Hundreds of demonstrators have broken into Guatemala's Congress and burned part of the building amid growing anger over the approval of a controversial budget that cut educational and health spending.
The building in Guatemala City was empty at the time of the attack, which lasted for about 10 minutes.
About 1,000 protesters were demonstrating outside the Congress building.
"I feel like the future is being stolen from us", Mauricio Ramírez, a 20-year-old university student, said. "We don't see any changes, this can not continue like this", said Mauricio Ramirez, a 20-year-old university student. "Whoever is proven to have participated in these criminal acts will fall under the full weight of the law", Giammattei tweeted.
He said he defends people's right to protest "but neither can we allow people to vandalise public or private property".
The president said he had been meeting with various groups to present changes to the controversial budget.
On Friday, according to the Associated Press, discontent over the 2021 national budget in Guatemala rose in social media, with a call for a large protest emerging on Saturday.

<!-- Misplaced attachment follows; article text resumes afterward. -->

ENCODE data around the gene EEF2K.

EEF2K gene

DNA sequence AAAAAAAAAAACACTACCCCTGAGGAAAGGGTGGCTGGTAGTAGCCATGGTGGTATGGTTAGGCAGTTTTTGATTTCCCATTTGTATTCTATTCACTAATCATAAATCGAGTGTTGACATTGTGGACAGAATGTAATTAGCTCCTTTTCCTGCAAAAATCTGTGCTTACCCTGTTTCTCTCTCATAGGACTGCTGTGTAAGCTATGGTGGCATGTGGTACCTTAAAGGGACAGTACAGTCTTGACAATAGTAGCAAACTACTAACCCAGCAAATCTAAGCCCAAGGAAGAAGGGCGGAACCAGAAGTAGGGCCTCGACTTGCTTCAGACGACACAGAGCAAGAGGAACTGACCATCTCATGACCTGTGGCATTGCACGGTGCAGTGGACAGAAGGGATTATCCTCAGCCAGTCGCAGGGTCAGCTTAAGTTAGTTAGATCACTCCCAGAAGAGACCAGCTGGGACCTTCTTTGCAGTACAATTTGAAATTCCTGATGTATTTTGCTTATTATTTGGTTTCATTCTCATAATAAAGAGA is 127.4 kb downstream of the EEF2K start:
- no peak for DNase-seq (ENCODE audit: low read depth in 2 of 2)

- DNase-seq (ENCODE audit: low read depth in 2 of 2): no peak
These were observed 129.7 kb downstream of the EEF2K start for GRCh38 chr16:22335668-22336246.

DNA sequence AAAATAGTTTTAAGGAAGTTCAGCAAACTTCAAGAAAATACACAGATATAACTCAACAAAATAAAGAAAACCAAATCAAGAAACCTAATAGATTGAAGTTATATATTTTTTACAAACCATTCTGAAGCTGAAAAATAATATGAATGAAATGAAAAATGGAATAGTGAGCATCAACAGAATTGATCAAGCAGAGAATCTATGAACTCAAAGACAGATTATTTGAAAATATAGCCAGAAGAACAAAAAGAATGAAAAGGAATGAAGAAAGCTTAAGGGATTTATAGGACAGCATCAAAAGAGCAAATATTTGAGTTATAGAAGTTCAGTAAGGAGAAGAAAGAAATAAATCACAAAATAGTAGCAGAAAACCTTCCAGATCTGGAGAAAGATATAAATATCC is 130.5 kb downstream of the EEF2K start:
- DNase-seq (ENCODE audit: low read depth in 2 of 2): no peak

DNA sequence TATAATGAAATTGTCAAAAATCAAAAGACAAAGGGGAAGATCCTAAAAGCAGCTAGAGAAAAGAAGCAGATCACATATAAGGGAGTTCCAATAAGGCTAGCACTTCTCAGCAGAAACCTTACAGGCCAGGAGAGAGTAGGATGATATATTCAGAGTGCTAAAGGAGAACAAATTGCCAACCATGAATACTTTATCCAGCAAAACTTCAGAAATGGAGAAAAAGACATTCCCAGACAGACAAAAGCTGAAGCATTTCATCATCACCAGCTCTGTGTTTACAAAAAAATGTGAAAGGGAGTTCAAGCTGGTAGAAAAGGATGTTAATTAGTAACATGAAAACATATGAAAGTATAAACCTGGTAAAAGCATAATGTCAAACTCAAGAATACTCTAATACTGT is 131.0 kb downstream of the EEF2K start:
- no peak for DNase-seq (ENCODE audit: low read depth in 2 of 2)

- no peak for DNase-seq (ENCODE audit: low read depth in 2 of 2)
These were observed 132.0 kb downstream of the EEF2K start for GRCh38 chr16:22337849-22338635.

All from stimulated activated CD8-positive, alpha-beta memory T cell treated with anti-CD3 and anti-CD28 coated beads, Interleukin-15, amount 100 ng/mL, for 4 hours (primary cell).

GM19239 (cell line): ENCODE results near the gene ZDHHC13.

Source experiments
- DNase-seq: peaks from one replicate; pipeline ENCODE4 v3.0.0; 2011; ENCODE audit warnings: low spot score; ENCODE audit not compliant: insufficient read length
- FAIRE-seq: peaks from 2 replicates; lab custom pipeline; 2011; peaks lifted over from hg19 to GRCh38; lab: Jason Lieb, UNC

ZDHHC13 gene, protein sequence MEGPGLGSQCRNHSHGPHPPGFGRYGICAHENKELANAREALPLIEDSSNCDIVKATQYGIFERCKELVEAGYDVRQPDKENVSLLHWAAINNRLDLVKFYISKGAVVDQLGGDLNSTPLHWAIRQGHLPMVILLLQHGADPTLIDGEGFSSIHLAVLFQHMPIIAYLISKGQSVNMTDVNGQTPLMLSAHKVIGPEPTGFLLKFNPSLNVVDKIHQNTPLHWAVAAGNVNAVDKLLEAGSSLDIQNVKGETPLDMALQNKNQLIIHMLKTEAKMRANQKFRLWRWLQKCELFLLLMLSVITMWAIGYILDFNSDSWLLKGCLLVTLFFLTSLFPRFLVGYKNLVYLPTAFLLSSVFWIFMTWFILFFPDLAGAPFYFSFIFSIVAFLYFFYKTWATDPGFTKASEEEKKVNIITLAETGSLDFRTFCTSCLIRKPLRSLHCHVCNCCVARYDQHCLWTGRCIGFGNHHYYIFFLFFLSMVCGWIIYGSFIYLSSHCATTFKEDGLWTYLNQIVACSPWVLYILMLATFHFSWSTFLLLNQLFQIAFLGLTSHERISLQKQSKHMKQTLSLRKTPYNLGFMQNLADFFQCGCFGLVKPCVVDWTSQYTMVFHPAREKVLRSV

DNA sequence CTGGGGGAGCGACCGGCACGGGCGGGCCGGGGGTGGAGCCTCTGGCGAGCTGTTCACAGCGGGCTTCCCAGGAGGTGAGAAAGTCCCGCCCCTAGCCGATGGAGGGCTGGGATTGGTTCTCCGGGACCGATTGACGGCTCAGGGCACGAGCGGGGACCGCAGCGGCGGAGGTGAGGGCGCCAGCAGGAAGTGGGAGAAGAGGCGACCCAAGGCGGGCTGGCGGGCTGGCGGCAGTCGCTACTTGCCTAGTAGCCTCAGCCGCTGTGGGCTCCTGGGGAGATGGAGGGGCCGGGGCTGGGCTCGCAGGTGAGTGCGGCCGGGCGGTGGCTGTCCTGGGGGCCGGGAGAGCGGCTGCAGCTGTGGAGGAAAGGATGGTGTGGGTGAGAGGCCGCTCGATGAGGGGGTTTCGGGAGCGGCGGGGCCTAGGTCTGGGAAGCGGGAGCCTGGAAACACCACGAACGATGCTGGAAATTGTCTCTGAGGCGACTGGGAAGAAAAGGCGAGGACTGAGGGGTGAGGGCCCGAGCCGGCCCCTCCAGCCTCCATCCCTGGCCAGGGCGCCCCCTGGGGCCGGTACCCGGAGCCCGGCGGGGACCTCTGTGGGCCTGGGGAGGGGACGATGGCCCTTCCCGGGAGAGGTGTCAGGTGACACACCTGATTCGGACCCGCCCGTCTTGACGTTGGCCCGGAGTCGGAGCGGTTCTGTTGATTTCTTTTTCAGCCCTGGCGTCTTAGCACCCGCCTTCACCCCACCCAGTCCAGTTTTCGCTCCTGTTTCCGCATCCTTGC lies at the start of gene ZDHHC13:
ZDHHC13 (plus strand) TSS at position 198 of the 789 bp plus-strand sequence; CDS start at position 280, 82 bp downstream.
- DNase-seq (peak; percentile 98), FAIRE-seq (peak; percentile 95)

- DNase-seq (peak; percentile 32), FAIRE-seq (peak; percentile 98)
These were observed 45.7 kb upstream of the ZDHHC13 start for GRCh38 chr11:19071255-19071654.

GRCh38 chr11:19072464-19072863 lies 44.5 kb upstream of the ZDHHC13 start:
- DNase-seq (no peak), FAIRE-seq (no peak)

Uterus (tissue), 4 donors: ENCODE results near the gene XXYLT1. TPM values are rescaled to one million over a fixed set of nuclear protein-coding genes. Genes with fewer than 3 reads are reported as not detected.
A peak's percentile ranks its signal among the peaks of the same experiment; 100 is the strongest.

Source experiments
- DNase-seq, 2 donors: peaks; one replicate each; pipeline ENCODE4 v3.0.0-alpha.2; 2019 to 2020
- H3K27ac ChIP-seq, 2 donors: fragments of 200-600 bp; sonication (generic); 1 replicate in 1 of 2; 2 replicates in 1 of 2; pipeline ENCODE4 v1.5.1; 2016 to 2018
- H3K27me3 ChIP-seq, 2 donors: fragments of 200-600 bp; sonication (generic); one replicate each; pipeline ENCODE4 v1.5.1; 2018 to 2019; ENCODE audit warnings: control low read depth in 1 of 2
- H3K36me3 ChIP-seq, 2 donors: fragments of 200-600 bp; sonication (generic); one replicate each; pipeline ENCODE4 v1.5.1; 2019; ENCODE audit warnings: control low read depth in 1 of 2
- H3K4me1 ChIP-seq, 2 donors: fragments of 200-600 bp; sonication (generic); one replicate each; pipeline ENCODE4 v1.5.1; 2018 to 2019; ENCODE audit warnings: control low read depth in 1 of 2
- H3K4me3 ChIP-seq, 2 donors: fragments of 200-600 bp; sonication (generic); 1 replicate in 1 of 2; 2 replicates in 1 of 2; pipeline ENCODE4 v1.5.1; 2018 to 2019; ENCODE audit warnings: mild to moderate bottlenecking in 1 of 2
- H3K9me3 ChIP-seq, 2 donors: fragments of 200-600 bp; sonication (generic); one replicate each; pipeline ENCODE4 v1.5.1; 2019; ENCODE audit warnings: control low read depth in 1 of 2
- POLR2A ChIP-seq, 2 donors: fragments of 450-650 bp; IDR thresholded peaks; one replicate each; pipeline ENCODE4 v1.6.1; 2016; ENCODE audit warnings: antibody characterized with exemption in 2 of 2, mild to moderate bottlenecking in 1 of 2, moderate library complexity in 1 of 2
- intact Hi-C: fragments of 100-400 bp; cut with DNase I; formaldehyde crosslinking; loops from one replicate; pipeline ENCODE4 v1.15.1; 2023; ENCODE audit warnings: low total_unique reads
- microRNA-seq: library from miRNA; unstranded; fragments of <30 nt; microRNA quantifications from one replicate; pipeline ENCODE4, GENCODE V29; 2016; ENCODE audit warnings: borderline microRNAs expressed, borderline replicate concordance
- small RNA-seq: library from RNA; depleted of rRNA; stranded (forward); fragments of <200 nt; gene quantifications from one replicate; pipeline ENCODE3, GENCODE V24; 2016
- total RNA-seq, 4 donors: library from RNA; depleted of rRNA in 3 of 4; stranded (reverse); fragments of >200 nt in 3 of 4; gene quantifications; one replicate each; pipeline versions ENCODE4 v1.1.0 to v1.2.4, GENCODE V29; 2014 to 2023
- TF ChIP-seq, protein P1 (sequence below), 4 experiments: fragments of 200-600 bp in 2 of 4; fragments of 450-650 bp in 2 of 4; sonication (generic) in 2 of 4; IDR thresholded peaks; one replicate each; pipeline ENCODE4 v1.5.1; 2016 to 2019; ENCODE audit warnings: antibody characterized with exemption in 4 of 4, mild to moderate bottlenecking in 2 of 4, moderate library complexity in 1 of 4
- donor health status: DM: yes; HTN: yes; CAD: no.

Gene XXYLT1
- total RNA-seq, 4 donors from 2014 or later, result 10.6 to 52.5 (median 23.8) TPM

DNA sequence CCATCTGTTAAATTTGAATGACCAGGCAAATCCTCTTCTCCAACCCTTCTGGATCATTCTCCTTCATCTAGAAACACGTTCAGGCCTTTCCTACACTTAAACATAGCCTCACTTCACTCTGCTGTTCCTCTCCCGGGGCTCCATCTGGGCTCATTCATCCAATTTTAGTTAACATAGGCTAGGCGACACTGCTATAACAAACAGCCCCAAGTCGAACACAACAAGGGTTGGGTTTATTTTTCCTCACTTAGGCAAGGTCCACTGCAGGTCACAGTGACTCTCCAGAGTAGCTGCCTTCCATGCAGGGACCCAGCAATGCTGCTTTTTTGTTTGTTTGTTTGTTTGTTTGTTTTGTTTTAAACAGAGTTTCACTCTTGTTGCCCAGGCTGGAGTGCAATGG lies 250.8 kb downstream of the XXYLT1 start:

Recent moves by the Supreme Court and the Attorney-General, seen by citizens as attempts to undermine the fight against corruption, have also raised Guatemalans' ire.
They also want President Alejandro Giammattei to resign.
He also suggested vetoing the approved budget, firing government officials and attempting more outreach to various sectors around the country.
A man walks past an office of the Congress building set on fire by demonstrators during a protest demanding the resignation of President Alejandro Giammattei, in Guatemala City, Guatemala November 21, 2020. Mr Castillo said he would not resign alone.
Guatemala's Congress, dominated by conservative pro-government parties, this week approved an nearly US$13 billion (S$17.47 billion) budget, the largest in the country's history.
Another key complaints is that the budget was passed by parliament while the rest of the country was distracted by the after-effects of two damaging storms, Eta and Iota.
On Friday, Vice-President Guillermo Castillo expressed his opposition to the budget and said that both he and Mr Giammattei should step down "for the good of the country".
"It was a devious blow to the people because Guatemala was between natural disasters, there are signs of government corruption, clientelism in the humanitarian aid", Jordan Rodas, the country's human rights prosecutor, said.